He worked swiftly when painting out of doors, and there are various recollections of his producing in a day quite a number of finished watercolors while a companion was slowly cogitating and worrying over one small part of a single picture.
Gillies's prolific output became famous. He has been described as someone for whom painting was as natural (and continual) as eating.
He reminds one of the American painter Milton Avery, who similarly turned out painting after painting in quick succession. The obvious difficulty of such productivity is a degree of qualitative variation - but then the same is true of some slower painters.
Gillies judged his work after the event, and he thought some paintings much more successful than others. But he rarely destroyed anything he had done.
John Bellany, another Scottish painter (quoted, along with Houston and others, in W. Gordon Smith's book ``W.G. Gillies, A Very Still Life'') offers the following appreciative comment: ``He was in awe of the wonders of nature. He saw and portrayed nature tirelessly, with his own special freshness. He lived and breathed inside the landscape and with his alchemy could produce, from time to time, a masterpiece - sometimes with the innocence of a child and at other times with the sophistication of a sage. He was a `good artist.' ''
If one calls Gillies a provincial artist, the characterization should be qualified by noting that he was not an ``ignorant'' one. He had trained briefly in the Paris studio of Andre Lhote and followed this not particularly successful time with travel in Italy.
He certainly knew and appreciated the work of such internationally regarded artists as Edvard Munch and Georges Braque, both of whom exhibited in Edinburgh.
Munch had a profound, if not lasting, influence on him, and freed him up to see how landscape can contain and convey some of the deepest symbolic feelings and inner moods of an artist.
Some of Gillies's stronger oppositions of darkness and light, vividly seen in many of his Scottish landscapes, have some fellowship with the Northern expressiveness of Munch. But equally, it could be that Gillies looked at a painter like Emil Nolde and absorbed his way of storming a landscape and grasping it almost spontaneously in paint.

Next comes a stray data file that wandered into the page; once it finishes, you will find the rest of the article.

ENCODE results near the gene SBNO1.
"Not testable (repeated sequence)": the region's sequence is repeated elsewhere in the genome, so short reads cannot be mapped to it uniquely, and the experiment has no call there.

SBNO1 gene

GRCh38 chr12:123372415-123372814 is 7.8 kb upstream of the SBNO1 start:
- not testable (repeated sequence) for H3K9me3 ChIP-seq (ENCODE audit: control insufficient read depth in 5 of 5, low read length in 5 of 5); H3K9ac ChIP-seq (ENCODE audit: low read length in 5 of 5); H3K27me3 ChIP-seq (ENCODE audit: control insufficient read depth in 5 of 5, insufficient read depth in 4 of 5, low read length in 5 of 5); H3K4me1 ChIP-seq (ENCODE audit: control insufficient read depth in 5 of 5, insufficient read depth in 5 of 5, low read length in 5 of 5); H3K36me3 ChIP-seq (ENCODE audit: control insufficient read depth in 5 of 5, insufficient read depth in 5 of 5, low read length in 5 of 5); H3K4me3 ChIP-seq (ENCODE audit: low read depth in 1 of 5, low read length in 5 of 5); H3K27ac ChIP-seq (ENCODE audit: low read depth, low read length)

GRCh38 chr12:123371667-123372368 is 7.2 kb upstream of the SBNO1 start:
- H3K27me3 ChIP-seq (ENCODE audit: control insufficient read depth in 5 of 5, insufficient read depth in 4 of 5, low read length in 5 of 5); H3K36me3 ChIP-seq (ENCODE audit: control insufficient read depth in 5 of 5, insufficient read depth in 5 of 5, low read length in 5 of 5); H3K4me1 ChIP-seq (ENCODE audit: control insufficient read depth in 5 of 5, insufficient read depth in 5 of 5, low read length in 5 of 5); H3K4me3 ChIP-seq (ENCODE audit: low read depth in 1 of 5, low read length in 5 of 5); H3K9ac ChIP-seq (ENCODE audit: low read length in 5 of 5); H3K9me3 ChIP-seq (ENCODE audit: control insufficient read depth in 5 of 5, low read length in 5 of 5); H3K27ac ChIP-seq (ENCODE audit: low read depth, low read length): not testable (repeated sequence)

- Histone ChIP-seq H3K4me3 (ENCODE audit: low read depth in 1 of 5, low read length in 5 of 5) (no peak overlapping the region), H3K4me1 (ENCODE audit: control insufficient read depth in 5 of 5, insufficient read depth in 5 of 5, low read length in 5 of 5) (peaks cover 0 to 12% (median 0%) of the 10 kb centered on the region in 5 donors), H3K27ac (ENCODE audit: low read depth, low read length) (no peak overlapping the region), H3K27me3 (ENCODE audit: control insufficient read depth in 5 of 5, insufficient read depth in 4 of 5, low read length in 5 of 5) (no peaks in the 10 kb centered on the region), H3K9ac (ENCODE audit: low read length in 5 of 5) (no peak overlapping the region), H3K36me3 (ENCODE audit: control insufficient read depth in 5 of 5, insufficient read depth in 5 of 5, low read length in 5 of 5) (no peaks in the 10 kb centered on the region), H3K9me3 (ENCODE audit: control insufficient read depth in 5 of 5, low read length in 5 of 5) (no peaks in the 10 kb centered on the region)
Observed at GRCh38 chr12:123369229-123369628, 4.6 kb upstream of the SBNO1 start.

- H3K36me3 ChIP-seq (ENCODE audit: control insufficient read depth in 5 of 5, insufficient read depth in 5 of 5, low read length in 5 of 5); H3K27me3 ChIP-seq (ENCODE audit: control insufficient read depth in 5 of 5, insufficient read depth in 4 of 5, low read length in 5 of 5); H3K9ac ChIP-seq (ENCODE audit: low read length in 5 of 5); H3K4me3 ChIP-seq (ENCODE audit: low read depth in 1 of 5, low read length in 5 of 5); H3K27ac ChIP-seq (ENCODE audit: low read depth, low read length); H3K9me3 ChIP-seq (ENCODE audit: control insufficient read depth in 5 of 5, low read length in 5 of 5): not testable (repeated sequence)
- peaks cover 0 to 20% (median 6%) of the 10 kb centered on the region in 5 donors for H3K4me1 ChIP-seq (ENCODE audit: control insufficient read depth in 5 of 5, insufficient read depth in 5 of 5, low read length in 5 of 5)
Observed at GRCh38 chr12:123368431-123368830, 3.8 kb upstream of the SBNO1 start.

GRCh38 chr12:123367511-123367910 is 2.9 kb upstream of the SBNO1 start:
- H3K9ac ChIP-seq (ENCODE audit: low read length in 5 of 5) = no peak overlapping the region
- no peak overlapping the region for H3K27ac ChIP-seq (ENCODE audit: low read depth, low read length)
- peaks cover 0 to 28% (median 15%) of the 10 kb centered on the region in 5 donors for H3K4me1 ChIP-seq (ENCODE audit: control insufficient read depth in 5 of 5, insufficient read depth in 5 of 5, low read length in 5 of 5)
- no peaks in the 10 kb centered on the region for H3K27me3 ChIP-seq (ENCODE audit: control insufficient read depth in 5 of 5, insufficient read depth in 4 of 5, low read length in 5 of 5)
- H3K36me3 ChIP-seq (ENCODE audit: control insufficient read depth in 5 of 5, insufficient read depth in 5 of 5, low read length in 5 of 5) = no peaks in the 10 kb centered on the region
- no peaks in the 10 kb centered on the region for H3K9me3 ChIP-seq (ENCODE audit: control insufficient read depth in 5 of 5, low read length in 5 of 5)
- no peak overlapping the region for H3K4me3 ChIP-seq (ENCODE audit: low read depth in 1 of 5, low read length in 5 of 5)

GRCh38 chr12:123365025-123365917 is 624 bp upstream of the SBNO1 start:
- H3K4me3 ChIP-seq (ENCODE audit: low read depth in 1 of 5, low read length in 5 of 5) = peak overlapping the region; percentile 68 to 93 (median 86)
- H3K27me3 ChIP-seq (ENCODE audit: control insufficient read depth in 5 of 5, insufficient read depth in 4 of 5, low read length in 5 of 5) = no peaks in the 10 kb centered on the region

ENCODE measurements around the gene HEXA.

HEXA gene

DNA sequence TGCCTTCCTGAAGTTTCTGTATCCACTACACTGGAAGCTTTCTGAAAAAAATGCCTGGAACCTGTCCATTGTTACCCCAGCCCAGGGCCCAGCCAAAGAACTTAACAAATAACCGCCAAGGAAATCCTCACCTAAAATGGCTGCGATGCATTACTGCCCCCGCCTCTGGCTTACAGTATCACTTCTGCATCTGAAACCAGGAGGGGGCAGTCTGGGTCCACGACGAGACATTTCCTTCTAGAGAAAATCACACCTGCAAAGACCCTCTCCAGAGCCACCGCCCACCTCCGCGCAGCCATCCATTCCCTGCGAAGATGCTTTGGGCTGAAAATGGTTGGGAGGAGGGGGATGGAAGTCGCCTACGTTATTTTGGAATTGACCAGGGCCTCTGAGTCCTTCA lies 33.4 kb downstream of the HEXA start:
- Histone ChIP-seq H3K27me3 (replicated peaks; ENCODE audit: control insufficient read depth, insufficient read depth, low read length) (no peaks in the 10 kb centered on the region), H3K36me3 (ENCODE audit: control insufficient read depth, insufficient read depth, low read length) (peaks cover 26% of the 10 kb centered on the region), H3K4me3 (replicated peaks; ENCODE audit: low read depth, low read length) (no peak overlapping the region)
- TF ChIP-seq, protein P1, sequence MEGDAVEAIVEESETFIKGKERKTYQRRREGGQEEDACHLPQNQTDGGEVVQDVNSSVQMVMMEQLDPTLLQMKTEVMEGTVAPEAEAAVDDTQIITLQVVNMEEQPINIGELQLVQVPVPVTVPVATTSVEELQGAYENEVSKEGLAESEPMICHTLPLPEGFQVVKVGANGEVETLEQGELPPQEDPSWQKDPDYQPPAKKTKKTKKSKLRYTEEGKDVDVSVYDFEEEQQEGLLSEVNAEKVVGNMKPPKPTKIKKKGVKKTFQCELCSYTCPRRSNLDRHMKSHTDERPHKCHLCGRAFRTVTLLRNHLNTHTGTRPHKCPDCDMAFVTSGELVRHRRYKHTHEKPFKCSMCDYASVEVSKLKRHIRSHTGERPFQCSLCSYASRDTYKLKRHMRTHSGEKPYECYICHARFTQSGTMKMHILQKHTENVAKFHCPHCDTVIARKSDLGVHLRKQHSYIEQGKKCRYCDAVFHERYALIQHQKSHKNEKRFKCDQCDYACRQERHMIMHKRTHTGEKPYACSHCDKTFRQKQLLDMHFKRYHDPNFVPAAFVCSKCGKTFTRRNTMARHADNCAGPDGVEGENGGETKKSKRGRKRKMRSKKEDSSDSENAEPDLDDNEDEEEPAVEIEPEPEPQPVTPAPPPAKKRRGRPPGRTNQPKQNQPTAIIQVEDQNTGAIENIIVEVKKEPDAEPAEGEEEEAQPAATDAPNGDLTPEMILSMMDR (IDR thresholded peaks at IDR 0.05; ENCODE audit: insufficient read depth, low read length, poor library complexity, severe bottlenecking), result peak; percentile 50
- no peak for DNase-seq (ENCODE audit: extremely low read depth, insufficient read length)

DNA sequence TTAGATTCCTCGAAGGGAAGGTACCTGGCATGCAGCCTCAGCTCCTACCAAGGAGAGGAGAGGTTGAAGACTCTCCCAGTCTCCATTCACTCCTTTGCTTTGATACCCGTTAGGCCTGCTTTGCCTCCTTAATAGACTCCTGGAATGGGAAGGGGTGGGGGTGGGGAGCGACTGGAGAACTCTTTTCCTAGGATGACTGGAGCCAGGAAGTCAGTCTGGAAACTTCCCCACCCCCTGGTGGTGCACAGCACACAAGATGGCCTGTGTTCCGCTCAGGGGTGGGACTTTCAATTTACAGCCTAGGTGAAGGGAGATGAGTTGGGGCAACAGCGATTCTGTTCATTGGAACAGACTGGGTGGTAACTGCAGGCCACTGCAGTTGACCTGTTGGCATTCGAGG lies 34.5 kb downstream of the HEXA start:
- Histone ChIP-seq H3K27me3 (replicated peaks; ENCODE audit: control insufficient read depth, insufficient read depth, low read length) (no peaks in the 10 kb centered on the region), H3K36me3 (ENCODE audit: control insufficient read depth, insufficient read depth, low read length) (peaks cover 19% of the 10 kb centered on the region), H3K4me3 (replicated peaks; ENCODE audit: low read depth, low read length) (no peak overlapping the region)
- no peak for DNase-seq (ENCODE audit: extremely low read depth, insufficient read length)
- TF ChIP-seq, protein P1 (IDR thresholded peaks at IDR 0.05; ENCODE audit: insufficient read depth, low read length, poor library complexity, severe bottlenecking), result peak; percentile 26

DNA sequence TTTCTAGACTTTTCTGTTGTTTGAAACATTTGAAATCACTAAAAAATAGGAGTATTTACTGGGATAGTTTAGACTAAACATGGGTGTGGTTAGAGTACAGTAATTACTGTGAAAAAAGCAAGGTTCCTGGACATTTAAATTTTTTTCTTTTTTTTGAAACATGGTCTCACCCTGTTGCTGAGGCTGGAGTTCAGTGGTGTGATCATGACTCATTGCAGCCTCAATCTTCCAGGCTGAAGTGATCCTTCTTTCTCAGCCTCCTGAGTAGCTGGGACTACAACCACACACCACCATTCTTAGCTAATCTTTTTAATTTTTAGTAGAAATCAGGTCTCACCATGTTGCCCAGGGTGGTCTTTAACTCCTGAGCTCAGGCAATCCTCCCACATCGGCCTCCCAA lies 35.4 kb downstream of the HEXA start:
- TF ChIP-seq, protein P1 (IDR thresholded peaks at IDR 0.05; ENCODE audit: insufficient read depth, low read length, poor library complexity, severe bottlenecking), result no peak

Although he was capable of a cleanness and an almost naive clarity in his use of the transparency of watercolor, Gillies's watercolors are at their best when he is jumping noisily from heavy, silhouetted darks to contrasting passages of vigorous light, using large brushes and bold, immediate placings of strong pigment.
In such paintings, he gathers the energies of a whole scene into his framed space so that it is pictured as the experience of an intense moment rather than a merely topographical record or a careful piece of observation. ``The Village Letter Box'' (top, Page 16) is, splendidly, just this kind of painting.
It is not possible to look at a fine collection of Gillies's Scottish landscape watercolors and then drive or walk or take a train through the Scottish countryside - particularly the lowlands - without encountering hints and reminders of Gillies on every side.
Such a stimulating reciprocation between art and subject-matter is an fine justification for any artist's work.
Gillies confirms for his viewers the way they may have already seen and experienced Scottish landscape. But more than that, he contributes, through the medium of paint, a viewpoint that greatly enriches one's appreciation of this landscape.
* `William Gillies: Watercolours of Scotland' will be on exhibit at the Scottish National Gallery of Modern Art, Edinburgh, through Sept. 25.